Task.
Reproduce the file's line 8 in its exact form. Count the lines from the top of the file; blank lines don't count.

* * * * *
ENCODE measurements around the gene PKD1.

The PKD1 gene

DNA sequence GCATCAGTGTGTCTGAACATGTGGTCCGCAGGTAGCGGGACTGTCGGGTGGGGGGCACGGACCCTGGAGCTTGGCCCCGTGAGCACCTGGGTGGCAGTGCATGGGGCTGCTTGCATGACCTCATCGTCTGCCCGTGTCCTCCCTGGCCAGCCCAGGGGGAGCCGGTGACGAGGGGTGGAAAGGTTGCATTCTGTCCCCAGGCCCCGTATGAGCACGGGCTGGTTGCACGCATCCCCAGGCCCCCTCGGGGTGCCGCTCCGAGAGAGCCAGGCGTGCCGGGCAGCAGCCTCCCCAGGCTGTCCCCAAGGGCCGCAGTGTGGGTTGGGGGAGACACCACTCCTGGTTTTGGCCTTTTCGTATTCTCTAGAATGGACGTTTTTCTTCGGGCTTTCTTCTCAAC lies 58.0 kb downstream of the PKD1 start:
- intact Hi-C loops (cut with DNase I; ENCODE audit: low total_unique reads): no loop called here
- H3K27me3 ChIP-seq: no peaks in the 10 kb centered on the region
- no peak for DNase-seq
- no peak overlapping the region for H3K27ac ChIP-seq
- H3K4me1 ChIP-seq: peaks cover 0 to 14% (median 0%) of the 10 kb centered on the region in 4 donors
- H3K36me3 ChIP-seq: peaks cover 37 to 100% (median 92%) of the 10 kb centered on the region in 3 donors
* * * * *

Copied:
- H3K4me1 ChIP-seq: peaks cover 0 to 14% (median 0%) of the 10 kb centered on the region in 4 donors